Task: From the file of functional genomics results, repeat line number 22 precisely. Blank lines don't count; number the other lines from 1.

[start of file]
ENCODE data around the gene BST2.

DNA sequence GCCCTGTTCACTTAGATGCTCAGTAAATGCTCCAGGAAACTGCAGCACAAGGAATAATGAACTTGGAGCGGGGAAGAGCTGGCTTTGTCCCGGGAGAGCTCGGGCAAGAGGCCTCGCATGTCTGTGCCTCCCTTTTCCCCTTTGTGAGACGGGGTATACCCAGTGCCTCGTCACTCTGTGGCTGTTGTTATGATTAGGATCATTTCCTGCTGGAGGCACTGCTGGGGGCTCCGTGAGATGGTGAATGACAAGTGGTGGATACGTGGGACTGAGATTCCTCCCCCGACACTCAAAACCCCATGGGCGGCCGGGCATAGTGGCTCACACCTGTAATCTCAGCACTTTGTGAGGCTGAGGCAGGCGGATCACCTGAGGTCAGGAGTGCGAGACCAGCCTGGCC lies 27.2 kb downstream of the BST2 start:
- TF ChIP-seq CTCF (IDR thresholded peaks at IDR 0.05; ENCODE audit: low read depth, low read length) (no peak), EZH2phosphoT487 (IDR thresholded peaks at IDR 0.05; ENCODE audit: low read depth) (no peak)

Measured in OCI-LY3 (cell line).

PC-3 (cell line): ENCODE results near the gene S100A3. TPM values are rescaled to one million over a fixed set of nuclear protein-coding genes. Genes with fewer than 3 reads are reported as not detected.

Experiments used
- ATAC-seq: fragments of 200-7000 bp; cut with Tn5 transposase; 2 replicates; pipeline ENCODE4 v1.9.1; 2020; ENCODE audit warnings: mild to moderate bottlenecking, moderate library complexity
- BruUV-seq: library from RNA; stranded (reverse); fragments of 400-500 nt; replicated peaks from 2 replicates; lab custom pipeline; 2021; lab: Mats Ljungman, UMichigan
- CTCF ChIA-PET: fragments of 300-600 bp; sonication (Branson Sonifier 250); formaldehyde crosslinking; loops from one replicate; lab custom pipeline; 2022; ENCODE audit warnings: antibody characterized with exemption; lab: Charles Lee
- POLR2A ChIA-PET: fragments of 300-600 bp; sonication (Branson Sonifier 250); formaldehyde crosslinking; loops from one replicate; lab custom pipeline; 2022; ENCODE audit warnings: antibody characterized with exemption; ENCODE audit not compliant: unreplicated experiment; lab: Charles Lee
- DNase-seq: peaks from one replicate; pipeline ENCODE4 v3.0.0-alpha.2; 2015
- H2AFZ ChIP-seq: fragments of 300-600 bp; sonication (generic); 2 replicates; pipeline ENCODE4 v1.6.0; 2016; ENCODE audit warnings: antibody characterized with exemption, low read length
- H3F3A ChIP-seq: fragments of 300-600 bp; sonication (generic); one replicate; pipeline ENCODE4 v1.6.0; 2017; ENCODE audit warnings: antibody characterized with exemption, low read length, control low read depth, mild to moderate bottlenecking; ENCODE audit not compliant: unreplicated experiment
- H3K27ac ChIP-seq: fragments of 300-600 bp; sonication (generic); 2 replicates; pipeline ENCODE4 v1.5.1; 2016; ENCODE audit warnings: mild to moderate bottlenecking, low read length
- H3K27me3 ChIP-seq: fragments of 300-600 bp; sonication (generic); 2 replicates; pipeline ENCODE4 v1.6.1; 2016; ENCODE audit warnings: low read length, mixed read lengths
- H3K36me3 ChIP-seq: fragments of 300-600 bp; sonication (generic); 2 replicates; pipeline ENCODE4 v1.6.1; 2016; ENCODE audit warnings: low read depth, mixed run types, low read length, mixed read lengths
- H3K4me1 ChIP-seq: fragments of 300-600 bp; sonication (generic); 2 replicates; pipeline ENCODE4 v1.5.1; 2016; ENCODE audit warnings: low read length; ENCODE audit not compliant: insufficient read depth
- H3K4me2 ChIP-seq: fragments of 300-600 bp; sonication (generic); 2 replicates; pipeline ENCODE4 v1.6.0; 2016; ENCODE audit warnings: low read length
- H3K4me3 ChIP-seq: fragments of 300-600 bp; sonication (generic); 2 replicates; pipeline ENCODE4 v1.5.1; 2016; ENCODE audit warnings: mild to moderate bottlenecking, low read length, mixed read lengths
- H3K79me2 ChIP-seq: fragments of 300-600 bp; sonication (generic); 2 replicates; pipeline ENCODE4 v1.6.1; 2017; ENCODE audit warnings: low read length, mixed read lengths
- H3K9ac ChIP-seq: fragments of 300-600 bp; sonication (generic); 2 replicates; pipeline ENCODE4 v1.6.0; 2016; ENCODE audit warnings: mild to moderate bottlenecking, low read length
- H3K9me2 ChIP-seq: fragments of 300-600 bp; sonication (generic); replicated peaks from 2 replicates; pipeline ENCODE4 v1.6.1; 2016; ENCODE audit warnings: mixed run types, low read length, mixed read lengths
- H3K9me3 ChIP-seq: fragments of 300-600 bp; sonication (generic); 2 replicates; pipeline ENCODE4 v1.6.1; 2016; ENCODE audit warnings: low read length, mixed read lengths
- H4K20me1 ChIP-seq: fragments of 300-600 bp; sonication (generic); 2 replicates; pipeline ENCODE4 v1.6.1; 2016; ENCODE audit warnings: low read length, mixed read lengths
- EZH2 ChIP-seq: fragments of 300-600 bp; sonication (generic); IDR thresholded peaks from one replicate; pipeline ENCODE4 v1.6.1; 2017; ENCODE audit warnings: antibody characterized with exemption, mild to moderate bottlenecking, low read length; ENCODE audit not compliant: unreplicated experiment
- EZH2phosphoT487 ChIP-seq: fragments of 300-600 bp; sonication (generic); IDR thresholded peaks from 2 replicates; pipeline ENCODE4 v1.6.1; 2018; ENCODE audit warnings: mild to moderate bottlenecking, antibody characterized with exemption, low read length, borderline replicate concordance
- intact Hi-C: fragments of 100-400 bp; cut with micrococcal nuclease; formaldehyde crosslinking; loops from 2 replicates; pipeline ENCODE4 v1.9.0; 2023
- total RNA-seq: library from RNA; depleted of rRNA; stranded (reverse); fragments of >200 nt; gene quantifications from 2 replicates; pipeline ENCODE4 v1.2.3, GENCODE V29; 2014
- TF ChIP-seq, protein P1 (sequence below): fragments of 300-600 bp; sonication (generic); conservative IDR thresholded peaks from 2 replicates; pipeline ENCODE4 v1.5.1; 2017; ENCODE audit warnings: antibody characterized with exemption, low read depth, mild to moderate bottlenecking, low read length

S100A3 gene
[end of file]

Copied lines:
- H3K9me2 ChIP-seq: fragments of 300-600 bp; sonication (generic); replicated peaks from 2 replicates; pipeline ENCODE4 v1.6.1; 2016; ENCODE audit warnings: mixed run types, low read length, mixed read lengths